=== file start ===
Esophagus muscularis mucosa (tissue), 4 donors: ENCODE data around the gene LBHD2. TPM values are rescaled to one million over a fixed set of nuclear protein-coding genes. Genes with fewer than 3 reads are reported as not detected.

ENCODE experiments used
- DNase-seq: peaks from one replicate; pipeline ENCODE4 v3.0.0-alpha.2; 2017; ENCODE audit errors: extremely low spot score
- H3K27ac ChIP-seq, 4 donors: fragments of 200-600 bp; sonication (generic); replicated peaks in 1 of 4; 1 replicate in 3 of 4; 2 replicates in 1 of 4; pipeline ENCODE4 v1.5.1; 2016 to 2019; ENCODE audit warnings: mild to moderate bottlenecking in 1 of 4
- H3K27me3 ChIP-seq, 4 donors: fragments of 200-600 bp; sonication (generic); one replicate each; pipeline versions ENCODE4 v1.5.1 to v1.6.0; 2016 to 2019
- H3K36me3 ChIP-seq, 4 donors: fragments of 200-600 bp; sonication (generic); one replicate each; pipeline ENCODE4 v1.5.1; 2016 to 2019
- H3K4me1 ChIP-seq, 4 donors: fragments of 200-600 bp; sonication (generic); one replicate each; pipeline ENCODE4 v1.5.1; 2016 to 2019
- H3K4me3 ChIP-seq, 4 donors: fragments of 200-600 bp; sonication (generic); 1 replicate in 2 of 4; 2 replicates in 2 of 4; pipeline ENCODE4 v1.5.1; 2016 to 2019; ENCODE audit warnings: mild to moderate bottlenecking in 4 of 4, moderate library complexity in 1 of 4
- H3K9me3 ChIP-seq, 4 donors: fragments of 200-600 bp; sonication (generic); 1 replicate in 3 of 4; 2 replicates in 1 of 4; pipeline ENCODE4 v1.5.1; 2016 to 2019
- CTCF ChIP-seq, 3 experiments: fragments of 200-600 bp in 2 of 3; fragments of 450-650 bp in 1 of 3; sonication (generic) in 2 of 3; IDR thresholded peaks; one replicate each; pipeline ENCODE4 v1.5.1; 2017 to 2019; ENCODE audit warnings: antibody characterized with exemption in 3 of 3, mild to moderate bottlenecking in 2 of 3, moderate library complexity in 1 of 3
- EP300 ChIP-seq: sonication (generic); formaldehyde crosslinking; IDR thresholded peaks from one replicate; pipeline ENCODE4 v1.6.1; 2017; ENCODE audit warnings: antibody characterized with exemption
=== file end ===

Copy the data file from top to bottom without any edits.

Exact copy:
Esophagus muscularis mucosa (tissue), 4 donors: ENCODE data around the gene LBHD2. TPM values are rescaled to one million over a fixed set of nuclear protein-coding genes. Genes with fewer than 3 reads are reported as not detected.

ENCODE experiments used
- DNase-seq: peaks from one replicate; pipeline ENCODE4 v3.0.0-alpha.2; 2017; ENCODE audit errors: extremely low spot score
- H3K27ac ChIP-seq, 4 donors: fragments of 200-600 bp; sonication (generic); replicated peaks in 1 of 4; 1 replicate in 3 of 4; 2 replicates in 1 of 4; pipeline ENCODE4 v1.5.1; 2016 to 2019; ENCODE audit warnings: mild to moderate bottlenecking in 1 of 4
- H3K27me3 ChIP-seq, 4 donors: fragments of 200-600 bp; sonication (generic); one replicate each; pipeline versions ENCODE4 v1.5.1 to v1.6.0; 2016 to 2019
- H3K36me3 ChIP-seq, 4 donors: fragments of 200-600 bp; sonication (generic); one replicate each; pipeline ENCODE4 v1.5.1; 2016 to 2019
- H3K4me1 ChIP-seq, 4 donors: fragments of 200-600 bp; sonication (generic); one replicate each; pipeline ENCODE4 v1.5.1; 2016 to 2019
- H3K4me3 ChIP-seq, 4 donors: fragments of 200-600 bp; sonication (generic); 1 replicate in 2 of 4; 2 replicates in 2 of 4; pipeline ENCODE4 v1.5.1; 2016 to 2019; ENCODE audit warnings: mild to moderate bottlenecking in 4 of 4, moderate library complexity in 1 of 4
- H3K9me3 ChIP-seq, 4 donors: fragments of 200-600 bp; sonication (generic); 1 replicate in 3 of 4; 2 replicates in 1 of 4; pipeline ENCODE4 v1.5.1; 2016 to 2019
- CTCF ChIP-seq, 3 experiments: fragments of 200-600 bp in 2 of 3; fragments of 450-650 bp in 1 of 3; sonication (generic) in 2 of 3; IDR thresholded peaks; one replicate each; pipeline ENCODE4 v1.5.1; 2017 to 2019; ENCODE audit warnings: antibody characterized with exemption in 3 of 3, mild to moderate bottlenecking in 2 of 3, moderate library complexity in 1 of 3
- EP300 ChIP-seq: sonication (generic); formaldehyde crosslinking; IDR thresholded peaks from one replicate; pipeline ENCODE4 v1.6.1; 2017; ENCODE audit warnings: antibody characterized with exemption